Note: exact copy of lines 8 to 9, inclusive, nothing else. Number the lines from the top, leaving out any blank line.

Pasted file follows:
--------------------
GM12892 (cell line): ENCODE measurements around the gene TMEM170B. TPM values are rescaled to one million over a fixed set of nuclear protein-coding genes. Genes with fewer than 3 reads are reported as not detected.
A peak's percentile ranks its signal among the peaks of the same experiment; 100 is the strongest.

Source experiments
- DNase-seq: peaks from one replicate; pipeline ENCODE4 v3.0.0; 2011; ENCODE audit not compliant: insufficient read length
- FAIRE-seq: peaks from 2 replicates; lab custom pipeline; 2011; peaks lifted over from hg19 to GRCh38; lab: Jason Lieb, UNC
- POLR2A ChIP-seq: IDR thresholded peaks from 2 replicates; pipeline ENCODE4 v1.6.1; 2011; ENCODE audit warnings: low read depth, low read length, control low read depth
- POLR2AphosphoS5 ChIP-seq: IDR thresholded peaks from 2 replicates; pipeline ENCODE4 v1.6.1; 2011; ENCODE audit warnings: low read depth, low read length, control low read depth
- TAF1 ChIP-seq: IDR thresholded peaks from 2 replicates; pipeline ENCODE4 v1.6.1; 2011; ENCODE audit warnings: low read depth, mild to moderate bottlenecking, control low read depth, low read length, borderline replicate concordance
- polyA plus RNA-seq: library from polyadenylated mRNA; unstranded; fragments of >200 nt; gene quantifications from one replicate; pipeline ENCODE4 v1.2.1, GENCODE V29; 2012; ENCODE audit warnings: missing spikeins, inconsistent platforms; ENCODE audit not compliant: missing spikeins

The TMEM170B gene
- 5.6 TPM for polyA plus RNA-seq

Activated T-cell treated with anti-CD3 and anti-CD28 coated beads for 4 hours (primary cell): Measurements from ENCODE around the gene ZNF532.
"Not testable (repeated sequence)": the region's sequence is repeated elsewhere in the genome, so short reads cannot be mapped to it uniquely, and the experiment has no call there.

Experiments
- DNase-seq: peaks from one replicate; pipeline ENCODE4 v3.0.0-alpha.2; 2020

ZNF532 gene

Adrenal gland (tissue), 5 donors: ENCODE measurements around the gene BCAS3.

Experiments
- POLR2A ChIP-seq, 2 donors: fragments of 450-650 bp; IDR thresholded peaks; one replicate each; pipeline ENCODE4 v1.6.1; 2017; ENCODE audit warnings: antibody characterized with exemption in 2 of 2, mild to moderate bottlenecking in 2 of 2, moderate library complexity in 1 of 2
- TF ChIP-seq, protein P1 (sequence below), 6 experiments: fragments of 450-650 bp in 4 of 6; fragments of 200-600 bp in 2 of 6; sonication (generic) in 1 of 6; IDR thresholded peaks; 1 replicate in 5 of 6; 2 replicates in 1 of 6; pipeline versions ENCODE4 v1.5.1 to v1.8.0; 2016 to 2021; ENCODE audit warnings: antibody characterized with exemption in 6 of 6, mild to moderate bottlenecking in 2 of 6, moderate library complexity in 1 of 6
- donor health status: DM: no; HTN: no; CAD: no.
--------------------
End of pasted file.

- TAF1 ChIP-seq: IDR thresholded peaks from 2 replicates; pipeline ENCODE4 v1.6.1; 2011; ENCODE audit warnings: low read depth, mild to moderate bottlenecking, control low read depth, low read length, borderline replicate concordance
- polyA plus RNA-seq: library from polyadenylated mRNA; unstranded; fragments of >200 nt; gene quantifications from one replicate; pipeline ENCODE4 v1.2.1, GENCODE V29; 2012; ENCODE audit warnings: missing spikeins, inconsistent platforms; ENCODE audit not compliant: missing spikeins